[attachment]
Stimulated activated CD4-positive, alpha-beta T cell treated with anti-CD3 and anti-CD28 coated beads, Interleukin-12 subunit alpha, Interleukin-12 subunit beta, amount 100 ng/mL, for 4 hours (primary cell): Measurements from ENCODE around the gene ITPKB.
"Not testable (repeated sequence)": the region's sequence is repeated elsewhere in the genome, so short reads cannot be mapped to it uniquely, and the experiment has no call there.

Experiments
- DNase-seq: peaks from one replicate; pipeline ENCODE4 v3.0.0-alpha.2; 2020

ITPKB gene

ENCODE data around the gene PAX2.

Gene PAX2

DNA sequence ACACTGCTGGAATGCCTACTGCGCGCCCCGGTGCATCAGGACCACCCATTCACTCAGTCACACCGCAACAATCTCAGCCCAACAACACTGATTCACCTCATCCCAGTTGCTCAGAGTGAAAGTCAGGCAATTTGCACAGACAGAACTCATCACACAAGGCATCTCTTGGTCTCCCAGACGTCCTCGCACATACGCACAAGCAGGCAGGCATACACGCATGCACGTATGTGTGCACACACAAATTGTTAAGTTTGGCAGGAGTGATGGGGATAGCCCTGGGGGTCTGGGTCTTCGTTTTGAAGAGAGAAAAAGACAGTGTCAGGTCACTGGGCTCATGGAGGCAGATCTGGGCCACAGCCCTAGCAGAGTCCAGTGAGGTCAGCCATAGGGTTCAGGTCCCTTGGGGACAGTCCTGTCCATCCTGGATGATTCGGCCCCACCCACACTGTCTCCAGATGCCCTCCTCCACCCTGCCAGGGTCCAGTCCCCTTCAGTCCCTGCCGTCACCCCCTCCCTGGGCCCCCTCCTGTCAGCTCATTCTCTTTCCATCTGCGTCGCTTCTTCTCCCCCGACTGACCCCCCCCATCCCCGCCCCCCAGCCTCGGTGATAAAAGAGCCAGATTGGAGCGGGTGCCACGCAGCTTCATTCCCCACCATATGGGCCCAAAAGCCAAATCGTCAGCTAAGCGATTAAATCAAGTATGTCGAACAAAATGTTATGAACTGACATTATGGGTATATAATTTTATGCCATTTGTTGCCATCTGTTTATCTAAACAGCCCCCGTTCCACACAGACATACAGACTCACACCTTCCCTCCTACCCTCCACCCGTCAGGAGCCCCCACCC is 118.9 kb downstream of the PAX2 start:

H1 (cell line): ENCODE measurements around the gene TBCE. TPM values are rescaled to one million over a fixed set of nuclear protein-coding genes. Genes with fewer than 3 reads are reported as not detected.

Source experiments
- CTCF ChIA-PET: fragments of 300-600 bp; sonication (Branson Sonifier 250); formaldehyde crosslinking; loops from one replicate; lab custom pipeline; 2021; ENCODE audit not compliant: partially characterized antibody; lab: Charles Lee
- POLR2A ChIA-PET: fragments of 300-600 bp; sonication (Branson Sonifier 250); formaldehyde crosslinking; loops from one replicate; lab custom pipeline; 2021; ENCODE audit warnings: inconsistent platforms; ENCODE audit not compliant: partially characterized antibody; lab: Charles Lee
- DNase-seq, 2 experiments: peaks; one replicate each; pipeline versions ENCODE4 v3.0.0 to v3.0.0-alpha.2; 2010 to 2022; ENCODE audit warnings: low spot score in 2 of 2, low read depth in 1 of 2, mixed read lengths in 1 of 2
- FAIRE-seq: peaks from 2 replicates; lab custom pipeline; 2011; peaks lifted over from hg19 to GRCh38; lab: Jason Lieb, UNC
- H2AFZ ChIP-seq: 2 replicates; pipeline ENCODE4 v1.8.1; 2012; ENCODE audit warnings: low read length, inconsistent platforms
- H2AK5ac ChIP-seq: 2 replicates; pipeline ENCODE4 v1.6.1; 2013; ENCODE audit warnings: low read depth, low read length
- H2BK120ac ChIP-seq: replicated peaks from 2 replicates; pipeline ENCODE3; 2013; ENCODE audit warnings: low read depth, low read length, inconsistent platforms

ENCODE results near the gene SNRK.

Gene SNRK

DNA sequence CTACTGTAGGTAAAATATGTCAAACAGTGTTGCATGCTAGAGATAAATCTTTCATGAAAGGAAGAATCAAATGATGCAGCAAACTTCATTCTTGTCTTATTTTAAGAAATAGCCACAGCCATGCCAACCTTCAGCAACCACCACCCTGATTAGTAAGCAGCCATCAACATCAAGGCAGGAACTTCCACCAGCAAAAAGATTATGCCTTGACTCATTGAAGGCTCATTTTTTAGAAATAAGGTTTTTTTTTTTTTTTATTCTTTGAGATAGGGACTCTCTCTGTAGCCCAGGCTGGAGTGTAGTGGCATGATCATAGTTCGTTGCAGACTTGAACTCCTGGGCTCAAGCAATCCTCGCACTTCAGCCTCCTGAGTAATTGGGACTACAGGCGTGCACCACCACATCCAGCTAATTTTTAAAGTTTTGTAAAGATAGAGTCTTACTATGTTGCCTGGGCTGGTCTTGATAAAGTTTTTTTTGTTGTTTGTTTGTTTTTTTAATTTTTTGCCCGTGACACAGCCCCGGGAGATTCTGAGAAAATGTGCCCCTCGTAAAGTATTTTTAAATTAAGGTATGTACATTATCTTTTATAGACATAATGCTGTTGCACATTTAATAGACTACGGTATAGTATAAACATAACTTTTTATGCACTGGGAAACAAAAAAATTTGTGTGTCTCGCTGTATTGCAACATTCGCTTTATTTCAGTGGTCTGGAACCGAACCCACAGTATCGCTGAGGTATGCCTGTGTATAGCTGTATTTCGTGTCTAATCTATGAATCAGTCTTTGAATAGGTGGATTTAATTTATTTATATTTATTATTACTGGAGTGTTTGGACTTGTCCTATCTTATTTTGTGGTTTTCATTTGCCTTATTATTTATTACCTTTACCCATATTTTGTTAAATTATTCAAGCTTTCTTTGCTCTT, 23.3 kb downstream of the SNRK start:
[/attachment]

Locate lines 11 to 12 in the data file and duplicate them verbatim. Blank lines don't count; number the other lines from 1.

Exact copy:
- CTCF ChIA-PET: fragments of 300-600 bp; sonication (Branson Sonifier 250); formaldehyde crosslinking; loops from one replicate; lab custom pipeline; 2021; ENCODE audit not compliant: partially characterized antibody; lab: Charles Lee
- POLR2A ChIA-PET: fragments of 300-600 bp; sonication (Branson Sonifier 250); formaldehyde crosslinking; loops from one replicate; lab custom pipeline; 2021; ENCODE audit warnings: inconsistent platforms; ENCODE audit not compliant: partially characterized antibody; lab: Charles Lee